By Agence France-Presse
They clamber onto buses and stand among the jostling commuters, portraits of missing loved ones hanging from their necks, their presence a reminder that despite a 2016 peace agreement, for some, Colombia’s conflict has never really ended.
The women are on the bus to beg, not for money, just for a moment of their fellow passengers’ attention: “Have you seen my daughter?” or “Have you seen my son?”
These are the self-styled “Searchers” of Cali, a city that has known more than its share of violence during Colombia’s half-century of civil strife.
Their faces lined with worry, they haunt its public transport stations, brandishing giant portrait photos of their children, missing victims of the country’s many-sided conflict.
“It’s like a cry that we are launching, so that the world will know, so that it becomes aware,” said Maria Elena Gallego, who has spent the last eight years looking for her missing daughter.
Gallego is one of a group of 35 women seeking to draw attention to the victims of forced disappearances, which were a feature of Colombian life during a half-century of conflict.
Every day, they board buses carrying their children’s portraits, distributing handwritten letters recounting their poignant, unceasing searches.
“Mothers of missing people carry eternal pain,” says one missive.
Official figures put the “disappeared” at nearly 83,000 — almost three times the number missing under the dictatorships of Argentina, Brazil and Chile combined.
“Where is She?”, “Where is He?” — the questions are written in bold lettering over the ageless portraits of the long lost: civilians and soldiers, men and women, but mostly the young.
Therapy for absence
Gallego says she knows little about what happened to her daughter Sandra Viviana Cuellar, an environmental activist. She left her home on February 17, 2011, heading to Palmira, a town around 30 kilometers (19 miles) from Cali, and never returned. She was 26.
“I got down to the task of investigating her disappearance, going from here to there, even attending workshops to learn how to look for my daughter, because what I want most is for her to reappear,” she says in her letter.
Gallego says telling strangers about her experience is a kind of balm against uncertainty.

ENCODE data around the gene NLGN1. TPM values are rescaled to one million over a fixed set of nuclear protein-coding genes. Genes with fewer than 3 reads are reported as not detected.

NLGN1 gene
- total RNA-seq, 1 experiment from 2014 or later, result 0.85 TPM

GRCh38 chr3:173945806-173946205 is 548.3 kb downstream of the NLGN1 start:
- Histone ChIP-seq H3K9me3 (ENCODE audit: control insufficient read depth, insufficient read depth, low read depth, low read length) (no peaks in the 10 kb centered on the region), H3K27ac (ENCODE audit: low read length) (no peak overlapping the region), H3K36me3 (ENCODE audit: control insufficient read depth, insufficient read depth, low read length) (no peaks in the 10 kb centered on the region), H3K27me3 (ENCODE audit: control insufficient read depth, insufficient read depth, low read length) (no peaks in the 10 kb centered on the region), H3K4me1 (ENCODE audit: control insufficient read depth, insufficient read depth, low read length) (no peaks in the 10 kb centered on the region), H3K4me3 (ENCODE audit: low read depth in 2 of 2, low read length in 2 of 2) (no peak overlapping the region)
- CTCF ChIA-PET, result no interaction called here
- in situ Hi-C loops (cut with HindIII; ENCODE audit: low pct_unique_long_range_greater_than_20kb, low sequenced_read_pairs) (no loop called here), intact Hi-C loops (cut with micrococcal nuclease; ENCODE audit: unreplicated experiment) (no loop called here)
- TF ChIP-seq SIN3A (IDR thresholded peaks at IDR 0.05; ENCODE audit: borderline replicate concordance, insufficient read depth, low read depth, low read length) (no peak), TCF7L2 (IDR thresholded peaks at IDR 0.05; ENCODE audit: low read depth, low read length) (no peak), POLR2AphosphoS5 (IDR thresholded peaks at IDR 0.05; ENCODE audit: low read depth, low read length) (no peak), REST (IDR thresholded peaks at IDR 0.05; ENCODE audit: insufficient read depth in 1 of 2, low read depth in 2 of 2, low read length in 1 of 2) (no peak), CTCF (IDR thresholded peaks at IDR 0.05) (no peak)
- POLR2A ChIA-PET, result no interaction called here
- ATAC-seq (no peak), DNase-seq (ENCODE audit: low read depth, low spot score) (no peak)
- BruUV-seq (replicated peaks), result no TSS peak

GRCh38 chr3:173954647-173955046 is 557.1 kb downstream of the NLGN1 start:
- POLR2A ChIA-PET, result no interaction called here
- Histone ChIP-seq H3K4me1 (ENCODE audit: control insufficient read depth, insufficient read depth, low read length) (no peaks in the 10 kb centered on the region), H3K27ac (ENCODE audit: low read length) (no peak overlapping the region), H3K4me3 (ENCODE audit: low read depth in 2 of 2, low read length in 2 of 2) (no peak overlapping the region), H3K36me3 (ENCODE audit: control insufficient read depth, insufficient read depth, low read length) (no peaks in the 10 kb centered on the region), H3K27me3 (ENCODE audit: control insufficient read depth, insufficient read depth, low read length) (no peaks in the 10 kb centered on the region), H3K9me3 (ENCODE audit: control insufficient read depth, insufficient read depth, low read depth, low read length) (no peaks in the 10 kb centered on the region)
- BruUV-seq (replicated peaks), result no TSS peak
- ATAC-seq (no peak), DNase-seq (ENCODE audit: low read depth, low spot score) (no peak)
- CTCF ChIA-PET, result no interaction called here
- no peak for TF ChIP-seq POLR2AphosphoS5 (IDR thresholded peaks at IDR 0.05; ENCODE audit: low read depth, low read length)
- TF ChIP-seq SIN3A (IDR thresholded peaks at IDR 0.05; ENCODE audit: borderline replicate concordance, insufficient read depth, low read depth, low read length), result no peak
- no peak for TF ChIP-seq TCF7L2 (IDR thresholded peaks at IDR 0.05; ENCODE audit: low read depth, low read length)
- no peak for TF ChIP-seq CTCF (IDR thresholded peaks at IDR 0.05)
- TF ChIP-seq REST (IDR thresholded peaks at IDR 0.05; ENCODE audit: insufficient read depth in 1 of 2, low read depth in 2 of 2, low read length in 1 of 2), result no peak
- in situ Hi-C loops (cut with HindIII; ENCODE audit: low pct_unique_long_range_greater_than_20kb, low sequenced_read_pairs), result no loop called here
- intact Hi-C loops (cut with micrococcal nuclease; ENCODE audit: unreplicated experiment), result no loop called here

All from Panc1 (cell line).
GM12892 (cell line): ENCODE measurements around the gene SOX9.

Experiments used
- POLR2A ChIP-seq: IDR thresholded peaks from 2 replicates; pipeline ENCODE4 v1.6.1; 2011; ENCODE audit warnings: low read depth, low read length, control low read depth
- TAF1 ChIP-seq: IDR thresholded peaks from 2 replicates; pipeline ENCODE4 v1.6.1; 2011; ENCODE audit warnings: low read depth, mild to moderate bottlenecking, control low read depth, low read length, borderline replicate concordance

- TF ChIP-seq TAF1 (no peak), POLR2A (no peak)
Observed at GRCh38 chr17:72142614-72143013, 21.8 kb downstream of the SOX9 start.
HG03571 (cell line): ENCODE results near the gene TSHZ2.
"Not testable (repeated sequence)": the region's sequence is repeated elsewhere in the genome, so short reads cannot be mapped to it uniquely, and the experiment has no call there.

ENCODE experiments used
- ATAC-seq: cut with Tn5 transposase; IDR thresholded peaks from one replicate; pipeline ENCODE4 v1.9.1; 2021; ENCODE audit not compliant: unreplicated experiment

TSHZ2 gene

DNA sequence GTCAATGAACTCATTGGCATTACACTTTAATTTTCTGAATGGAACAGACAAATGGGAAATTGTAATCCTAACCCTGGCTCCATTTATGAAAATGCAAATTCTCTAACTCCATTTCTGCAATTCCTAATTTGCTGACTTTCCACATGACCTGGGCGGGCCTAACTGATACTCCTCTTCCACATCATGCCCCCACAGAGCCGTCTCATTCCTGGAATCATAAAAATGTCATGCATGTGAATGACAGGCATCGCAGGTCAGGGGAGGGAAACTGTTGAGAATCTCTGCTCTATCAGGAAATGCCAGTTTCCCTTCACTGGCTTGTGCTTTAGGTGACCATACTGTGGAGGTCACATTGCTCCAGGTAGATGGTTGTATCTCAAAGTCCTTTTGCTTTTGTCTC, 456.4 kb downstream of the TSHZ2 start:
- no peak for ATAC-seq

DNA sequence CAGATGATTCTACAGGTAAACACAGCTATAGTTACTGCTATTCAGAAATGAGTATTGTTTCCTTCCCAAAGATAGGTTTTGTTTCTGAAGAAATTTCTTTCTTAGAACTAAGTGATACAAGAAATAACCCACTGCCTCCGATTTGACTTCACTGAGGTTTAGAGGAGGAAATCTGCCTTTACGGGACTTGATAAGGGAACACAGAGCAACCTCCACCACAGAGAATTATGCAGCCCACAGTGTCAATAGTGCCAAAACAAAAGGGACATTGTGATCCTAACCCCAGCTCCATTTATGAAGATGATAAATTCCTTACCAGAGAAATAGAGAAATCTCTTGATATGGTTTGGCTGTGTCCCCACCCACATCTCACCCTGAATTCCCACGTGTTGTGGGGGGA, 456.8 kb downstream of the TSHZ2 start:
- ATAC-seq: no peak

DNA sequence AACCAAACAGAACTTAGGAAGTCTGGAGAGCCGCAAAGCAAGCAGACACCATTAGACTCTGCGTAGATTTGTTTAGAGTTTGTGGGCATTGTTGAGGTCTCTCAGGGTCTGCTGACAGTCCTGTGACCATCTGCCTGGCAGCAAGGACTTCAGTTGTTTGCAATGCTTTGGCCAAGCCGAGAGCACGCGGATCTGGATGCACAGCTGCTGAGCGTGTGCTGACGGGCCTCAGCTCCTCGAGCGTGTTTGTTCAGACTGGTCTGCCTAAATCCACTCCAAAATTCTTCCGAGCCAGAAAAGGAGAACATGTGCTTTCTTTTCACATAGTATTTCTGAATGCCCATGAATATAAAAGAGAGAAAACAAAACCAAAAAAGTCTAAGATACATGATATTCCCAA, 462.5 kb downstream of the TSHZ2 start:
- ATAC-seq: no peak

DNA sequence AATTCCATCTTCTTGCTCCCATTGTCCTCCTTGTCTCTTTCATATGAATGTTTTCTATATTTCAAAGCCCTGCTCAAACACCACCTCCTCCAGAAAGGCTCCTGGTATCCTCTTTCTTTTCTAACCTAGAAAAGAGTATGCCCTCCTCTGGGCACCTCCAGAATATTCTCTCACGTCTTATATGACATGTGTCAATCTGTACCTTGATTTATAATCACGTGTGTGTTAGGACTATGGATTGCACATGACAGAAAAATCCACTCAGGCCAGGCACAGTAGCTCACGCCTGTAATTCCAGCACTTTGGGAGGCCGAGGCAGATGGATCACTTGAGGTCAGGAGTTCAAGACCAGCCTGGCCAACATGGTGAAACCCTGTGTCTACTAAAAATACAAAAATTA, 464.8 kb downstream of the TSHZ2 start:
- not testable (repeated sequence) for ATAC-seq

“At least we go out, we shout, we talk, we cry! It’s an outlet! It’s therapy! But the pain, we take it with us everywhere,” she tells AFP.
A campaign called #ReconocemosSuBusqueda (We recognize your search) was launched this year to highlight the work of these women, who have taken on the weary task of investigating the disappearances alone.
The initiative is supported by Colombia’s Missing Persons Research Unit and the Truth Commission, created as part of the 2016 peace agreement that ended the armed conflict between the government and the Revolutionary Armed Forces of Colombia (FARC).
Though Colombian officials have never given her any leads in the search for her daughter, Gallego believes Sandra disappeared because of her environmental work. She still believes that her daughter is alive.
Met with indifference
Luz Edilia Florez, 57, paid a heavy price for wanting to know what happened to her son, Jose Ernesto Moran, kidnapped by a far-right militia in the southwestern area of Jamundi.
When paramilitaries found out she was investigating his 2002 disappearance, she says they seized her, raped her, tortured her, and left her for dead.
These days, she rides the buses of Cali, distributing her message and brandishing her son’s portrait. In her letter, she lambasts the “indifference” of society towards the women’s stories.
Hanging onto a bar overhead, the picture of her son hung around her neck, she sings a lament to the other passengers gazing at the image. Hope propels her forward, though she admits: “My son could be in a grave.”
Part of the difficulty she and other mothers face is the many-sided aspect of Colombia’s conflict, in which around 30 armed groups were involved, both pro- and anti-government.
According to the National Center for Historical Memory, at least 82,998 people were forcibly disappeared between 1958 and 2017.
Only in 52 percent of cases do authorities know who was responsible.
Florez’s wish on the International Day of the Victims of Enforced Disappearances, held on August 30 each year, is that “there will be no more missing,” and that she’ll find her son.